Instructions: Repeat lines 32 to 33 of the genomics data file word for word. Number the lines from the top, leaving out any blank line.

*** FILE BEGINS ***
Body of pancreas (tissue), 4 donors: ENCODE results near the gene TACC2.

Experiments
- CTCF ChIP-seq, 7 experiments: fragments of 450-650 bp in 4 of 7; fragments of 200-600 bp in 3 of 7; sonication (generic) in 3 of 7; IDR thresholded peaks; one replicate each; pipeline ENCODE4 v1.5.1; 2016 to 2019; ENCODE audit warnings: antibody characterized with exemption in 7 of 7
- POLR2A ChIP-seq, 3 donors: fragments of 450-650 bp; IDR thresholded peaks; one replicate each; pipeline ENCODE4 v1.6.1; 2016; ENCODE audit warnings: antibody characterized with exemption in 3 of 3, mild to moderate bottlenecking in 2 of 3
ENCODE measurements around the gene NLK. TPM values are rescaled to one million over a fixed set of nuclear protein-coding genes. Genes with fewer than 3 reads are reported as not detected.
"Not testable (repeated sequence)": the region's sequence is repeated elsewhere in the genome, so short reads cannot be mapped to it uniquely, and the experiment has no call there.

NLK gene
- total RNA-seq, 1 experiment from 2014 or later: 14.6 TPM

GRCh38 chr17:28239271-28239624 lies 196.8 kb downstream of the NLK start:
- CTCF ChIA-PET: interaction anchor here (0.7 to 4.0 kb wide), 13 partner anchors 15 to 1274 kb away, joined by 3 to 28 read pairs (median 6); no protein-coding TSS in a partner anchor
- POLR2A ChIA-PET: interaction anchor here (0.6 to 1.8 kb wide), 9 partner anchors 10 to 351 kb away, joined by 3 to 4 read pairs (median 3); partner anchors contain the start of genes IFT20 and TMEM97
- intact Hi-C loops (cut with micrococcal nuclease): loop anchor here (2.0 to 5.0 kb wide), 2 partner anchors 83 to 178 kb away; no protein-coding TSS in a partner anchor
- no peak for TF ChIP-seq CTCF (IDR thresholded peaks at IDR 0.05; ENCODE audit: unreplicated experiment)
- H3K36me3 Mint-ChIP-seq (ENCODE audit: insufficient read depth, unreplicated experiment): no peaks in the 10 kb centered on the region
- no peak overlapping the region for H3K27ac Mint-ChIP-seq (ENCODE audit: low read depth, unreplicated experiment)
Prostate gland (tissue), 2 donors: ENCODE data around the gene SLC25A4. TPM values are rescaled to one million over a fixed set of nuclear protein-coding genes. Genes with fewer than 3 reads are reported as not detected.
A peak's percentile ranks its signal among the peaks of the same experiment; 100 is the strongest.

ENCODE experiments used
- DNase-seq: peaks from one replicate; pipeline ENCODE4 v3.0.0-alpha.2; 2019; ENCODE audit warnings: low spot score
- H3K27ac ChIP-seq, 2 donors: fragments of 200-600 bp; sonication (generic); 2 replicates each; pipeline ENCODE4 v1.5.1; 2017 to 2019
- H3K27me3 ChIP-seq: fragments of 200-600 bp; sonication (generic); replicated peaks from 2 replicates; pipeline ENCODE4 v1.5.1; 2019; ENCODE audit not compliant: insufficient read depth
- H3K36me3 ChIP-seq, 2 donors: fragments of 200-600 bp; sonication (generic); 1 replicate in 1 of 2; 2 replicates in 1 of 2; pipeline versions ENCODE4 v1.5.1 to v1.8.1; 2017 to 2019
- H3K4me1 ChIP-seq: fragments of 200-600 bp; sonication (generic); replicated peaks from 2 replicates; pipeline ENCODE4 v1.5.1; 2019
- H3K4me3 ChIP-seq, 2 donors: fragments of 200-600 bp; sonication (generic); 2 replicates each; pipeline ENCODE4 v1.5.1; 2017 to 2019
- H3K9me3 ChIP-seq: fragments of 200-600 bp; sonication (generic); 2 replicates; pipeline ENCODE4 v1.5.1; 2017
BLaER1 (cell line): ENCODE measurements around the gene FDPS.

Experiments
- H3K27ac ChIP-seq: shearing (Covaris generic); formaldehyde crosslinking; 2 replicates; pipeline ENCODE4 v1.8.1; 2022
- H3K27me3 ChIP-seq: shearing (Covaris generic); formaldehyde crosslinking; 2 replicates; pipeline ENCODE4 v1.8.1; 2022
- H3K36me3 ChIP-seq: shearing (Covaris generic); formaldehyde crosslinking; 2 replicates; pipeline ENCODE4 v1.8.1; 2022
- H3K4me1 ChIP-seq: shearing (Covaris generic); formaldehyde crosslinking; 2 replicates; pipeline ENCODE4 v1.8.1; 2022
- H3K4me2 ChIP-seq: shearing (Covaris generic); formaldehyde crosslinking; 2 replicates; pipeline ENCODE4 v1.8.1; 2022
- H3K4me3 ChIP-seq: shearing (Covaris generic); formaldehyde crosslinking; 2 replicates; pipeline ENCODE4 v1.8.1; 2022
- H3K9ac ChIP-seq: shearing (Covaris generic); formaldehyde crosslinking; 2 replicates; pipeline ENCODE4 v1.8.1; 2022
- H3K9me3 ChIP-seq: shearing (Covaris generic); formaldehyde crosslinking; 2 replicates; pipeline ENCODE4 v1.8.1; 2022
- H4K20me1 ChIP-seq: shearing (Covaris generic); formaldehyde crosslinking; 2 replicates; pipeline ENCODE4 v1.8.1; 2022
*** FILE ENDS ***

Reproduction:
- H3K4me2 ChIP-seq: shearing (Covaris generic); formaldehyde crosslinking; 2 replicates; pipeline ENCODE4 v1.8.1; 2022
- H3K4me3 ChIP-seq: shearing (Covaris generic); formaldehyde crosslinking; 2 replicates; pipeline ENCODE4 v1.8.1; 2022